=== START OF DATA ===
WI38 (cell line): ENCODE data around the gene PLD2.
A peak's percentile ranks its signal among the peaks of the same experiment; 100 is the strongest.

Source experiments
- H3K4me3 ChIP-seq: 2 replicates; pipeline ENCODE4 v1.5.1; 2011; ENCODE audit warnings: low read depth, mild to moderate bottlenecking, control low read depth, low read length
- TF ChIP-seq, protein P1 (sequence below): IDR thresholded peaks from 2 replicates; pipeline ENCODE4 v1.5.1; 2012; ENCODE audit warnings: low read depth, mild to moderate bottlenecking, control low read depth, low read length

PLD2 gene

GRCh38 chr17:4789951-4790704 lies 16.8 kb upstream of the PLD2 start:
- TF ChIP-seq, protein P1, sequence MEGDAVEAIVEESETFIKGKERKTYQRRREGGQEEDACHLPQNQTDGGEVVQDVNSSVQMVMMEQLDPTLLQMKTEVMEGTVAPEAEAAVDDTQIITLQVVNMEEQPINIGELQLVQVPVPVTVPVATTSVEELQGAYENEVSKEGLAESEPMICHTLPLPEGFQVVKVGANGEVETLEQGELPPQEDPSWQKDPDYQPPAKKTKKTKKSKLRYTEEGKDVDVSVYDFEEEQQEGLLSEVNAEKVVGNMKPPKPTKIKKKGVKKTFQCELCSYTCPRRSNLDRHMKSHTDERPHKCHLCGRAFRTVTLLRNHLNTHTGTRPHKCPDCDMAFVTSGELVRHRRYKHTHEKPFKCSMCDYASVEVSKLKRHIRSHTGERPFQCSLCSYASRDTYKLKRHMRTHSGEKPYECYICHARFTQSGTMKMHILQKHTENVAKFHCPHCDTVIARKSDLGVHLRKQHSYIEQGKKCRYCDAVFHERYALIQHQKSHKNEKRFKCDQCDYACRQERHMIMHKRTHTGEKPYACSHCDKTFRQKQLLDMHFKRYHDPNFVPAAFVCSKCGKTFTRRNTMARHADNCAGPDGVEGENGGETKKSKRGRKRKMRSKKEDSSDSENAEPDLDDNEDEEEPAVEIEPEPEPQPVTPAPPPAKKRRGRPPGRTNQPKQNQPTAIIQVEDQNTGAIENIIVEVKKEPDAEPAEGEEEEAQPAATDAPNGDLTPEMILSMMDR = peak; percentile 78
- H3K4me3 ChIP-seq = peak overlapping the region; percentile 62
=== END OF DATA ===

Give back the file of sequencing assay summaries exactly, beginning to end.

WI38 (cell line): ENCODE data around the gene PLD2.
A peak's percentile ranks its signal among the peaks of the same experiment; 100 is the strongest.

Source experiments
- H3K4me3 ChIP-seq: 2 replicates; pipeline ENCODE4 v1.5.1; 2011; ENCODE audit warnings: low read depth, mild to moderate bottlenecking, control low read depth, low read length
- TF ChIP-seq, protein P1 (sequence below): IDR thresholded peaks from 2 replicates; pipeline ENCODE4 v1.5.1; 2012; ENCODE audit warnings: low read depth, mild to moderate bottlenecking, control low read depth, low read length

PLD2 gene

GRCh38 chr17:4789951-4790704 lies 16.8 kb upstream of the PLD2 start:
- TF ChIP-seq, protein P1, sequence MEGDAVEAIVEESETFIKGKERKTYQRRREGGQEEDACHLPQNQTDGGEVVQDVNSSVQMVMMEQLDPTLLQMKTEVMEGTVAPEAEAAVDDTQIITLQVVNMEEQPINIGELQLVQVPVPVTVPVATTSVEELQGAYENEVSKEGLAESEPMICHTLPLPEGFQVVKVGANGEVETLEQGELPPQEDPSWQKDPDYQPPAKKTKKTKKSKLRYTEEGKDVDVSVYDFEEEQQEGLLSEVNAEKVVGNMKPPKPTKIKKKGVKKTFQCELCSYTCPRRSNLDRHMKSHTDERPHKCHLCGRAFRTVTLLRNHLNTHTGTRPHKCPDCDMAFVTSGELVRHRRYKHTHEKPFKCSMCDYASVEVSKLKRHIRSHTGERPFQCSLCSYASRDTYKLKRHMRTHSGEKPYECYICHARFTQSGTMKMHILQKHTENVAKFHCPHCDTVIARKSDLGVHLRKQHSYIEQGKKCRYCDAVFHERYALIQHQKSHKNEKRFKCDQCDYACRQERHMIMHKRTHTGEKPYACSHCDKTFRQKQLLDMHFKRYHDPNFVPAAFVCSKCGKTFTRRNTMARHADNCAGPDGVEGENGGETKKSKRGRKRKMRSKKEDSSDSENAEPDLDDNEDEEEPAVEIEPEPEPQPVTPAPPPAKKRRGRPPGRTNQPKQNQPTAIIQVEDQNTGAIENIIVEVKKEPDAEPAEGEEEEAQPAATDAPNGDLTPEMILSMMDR = peak; percentile 78
- H3K4me3 ChIP-seq = peak overlapping the region; percentile 62